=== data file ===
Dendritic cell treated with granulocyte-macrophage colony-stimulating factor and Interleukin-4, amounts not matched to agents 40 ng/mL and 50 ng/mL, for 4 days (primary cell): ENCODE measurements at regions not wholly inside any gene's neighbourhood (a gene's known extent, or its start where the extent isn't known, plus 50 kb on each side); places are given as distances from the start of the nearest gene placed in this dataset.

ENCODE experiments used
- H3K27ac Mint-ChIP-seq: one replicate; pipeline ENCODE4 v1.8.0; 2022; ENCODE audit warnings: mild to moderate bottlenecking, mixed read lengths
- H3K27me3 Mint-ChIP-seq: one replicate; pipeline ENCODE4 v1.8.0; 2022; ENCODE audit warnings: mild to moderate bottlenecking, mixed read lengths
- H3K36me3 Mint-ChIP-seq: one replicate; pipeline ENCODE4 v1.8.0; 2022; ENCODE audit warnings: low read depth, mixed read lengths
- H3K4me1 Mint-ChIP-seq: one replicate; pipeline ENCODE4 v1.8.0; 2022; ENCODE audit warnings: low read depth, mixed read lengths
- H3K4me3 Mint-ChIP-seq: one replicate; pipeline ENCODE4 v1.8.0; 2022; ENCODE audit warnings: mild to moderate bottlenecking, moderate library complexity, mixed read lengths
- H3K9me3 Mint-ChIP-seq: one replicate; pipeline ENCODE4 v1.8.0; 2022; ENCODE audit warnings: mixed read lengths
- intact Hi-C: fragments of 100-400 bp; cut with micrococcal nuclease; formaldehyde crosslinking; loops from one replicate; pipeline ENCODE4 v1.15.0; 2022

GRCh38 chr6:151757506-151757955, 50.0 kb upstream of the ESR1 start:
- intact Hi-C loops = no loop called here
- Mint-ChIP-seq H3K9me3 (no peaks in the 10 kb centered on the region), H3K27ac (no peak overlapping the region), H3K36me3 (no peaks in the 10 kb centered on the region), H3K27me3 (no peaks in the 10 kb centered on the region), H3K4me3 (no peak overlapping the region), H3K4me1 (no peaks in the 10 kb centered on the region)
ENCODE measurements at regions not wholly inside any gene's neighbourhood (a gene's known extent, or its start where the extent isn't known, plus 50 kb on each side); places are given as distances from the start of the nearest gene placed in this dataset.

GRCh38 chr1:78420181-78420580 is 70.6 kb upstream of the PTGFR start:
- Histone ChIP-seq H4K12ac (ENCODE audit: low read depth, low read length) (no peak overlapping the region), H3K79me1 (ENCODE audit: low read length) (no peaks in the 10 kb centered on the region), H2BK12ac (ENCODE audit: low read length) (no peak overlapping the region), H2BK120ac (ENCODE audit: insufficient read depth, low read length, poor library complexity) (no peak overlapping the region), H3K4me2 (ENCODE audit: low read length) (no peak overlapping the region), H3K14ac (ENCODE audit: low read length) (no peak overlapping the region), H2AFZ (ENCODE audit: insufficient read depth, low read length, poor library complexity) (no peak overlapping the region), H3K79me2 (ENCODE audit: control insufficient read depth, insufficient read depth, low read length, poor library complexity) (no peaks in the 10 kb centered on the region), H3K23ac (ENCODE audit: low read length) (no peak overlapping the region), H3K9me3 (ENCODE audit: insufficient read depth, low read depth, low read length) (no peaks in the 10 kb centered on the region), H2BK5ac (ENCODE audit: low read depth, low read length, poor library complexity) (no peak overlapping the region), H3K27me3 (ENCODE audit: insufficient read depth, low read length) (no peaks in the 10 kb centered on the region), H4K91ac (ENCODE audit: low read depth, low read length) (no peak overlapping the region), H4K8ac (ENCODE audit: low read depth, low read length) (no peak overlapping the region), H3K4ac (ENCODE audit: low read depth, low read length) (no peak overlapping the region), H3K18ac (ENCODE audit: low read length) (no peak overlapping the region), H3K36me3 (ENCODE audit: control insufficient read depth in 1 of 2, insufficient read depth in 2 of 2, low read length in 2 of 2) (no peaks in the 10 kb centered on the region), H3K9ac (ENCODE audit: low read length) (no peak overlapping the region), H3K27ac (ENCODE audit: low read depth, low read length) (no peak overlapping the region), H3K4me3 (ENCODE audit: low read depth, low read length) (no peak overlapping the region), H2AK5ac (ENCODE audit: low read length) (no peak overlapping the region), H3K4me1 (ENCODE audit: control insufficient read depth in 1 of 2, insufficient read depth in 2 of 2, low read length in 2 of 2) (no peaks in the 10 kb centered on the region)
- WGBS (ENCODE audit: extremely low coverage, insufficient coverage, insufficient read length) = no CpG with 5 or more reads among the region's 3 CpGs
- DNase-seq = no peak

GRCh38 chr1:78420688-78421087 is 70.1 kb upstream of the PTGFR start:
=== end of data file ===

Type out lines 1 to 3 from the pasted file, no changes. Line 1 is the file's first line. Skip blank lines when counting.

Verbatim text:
Dendritic cell treated with granulocyte-macrophage colony-stimulating factor and Interleukin-4, amounts not matched to agents 40 ng/mL and 50 ng/mL, for 4 days (primary cell): ENCODE measurements at regions not wholly inside any gene's neighbourhood (a gene's known extent, or its start where the extent isn't known, plus 50 kb on each side); places are given as distances from the start of the nearest gene placed in this dataset.

ENCODE experiments used
- H3K27ac Mint-ChIP-seq: one replicate; pipeline ENCODE4 v1.8.0; 2022; ENCODE audit warnings: mild to moderate bottlenecking, mixed read lengths